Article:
The only complaint is how they keep filming Winterfell in the day through a blue filter - makes everything and everyone look drab and grey. I think a little colour would help with the realism.

In the meantime, though, so far so good - the show is doing exactly what it needs to. Now all it needs to do is start moving forward - but it's clear that's about to happen with the battle for Winterfell.
 

Cat's Cradle

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I hope this isn't a spoiler of any sort, but I'd hope anyone watching the next episode would have the chance to experience it as fully as possible, so - about the coming need for a torch ... my wife and I have a modern flat-screen TV. We changed its image/brightness setting from 'Cinema' to 'Vivid' for our second viewing of the show, and we had absolutely no problems viewing the episode. We saw fairly clearly virtually everything that happened, and there were a number of "Oh, that's what happened!" moments. Made a huge difference. CC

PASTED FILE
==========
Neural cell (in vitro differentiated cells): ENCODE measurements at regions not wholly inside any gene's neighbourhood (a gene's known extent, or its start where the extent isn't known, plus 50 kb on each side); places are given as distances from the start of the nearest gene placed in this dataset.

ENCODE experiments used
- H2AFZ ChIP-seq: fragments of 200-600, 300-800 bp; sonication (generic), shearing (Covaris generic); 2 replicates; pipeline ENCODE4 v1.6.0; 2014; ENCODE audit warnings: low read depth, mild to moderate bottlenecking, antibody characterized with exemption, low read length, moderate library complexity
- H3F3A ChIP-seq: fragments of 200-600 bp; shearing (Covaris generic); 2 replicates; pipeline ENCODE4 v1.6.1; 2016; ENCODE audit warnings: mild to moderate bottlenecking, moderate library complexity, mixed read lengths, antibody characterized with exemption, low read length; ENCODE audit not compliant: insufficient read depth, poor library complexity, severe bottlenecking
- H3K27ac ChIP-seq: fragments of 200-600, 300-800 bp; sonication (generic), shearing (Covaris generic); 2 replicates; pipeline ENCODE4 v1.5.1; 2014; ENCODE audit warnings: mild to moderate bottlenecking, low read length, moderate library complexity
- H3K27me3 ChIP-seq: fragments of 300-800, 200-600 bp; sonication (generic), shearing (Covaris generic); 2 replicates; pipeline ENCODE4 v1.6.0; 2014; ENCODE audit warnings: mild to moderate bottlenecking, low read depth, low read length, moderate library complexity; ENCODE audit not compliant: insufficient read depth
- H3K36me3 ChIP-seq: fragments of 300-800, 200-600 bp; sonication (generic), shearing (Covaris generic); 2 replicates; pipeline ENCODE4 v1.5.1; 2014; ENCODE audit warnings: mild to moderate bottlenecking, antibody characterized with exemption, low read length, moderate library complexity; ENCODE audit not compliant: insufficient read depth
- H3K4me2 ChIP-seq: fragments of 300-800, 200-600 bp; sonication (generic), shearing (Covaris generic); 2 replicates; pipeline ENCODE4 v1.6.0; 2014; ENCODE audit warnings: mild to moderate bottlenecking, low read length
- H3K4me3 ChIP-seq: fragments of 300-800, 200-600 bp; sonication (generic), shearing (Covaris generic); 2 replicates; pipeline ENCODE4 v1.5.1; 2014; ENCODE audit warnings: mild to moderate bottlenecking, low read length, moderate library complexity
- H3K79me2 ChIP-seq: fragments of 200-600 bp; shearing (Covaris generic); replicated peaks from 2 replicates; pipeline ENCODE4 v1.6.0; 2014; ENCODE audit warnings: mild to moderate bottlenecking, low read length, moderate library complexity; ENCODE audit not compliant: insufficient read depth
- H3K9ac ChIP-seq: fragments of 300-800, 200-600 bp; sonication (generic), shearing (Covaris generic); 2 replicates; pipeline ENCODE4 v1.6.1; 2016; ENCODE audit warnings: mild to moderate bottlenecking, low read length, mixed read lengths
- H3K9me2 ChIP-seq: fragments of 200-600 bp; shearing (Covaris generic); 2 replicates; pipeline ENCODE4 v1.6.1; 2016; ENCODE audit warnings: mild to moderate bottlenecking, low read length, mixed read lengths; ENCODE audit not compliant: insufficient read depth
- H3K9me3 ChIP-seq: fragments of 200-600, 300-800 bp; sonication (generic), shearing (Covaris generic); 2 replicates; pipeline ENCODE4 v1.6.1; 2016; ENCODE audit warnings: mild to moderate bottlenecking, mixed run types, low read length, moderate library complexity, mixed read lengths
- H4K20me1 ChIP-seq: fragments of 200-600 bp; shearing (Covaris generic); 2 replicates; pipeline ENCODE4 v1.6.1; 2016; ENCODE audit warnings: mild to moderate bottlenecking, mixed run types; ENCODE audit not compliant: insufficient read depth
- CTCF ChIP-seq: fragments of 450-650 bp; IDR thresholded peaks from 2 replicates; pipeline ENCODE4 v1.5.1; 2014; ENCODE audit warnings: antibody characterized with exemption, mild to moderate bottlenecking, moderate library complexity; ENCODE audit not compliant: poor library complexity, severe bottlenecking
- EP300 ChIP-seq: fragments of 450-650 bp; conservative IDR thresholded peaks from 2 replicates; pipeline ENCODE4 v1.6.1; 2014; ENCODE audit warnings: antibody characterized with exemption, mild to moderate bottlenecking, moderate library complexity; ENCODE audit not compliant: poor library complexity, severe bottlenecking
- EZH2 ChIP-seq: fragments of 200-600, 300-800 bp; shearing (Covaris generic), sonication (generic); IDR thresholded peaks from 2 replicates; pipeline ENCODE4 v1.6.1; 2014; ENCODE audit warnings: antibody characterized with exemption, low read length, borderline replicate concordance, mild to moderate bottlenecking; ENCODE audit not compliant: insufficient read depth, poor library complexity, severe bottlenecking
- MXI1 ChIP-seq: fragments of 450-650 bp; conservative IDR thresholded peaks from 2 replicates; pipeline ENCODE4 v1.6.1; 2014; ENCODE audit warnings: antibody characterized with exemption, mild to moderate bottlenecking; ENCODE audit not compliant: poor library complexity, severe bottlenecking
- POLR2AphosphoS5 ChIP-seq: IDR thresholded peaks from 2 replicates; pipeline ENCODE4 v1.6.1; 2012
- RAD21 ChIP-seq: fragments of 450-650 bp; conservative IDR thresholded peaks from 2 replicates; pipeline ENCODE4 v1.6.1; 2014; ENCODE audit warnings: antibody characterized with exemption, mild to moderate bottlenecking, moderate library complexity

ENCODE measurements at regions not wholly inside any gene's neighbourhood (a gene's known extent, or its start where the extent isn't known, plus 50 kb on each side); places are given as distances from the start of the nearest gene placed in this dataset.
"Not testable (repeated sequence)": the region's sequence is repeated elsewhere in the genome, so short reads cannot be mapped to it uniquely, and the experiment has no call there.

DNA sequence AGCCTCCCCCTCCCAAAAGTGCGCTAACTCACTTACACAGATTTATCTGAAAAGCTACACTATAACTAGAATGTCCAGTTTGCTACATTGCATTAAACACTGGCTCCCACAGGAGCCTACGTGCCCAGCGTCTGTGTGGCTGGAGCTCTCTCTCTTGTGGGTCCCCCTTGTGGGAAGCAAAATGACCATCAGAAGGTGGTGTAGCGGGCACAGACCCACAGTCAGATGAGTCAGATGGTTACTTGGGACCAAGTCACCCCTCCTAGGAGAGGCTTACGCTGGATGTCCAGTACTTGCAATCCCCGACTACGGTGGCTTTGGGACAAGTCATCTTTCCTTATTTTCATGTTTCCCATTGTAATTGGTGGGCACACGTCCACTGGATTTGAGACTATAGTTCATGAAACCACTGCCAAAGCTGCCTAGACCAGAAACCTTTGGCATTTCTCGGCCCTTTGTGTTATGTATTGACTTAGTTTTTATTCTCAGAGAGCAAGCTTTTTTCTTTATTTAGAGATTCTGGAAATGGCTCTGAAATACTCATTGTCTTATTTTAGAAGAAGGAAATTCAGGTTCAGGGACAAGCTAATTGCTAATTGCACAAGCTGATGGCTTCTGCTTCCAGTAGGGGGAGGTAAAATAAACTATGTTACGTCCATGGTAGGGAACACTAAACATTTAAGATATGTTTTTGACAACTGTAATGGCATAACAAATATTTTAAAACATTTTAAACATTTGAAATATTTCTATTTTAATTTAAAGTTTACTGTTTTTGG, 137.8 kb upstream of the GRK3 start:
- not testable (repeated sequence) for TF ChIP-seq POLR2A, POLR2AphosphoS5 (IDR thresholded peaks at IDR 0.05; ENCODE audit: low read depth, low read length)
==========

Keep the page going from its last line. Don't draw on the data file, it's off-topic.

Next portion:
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Ursa major

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from 'Cinema' to 'Vivid' for our second viewing of the show
I'll try that when the Season Eight DVD comes out.

I recall trying that mode -- I've just checked, and it's called "Football Mode" -- when I first got my TV, in time for the 2014 World Cup in Brazil. The colours were so vivid -- the shirts, the grass, everything -- for the Spain-Netherlands game that I've never used it since (until a few seconds ago, when I wanted to check what the mode's name is).
 

Cat's Cradle

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HBO should have released the episode with a 'vivid' warning. But we were really relieved to have the chance to see the episode properly; hope it works for you.
 

L.L.Lotte

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It definitely goes with all the spectacle of the show that they must have expected people to watch it on fancy new TVs.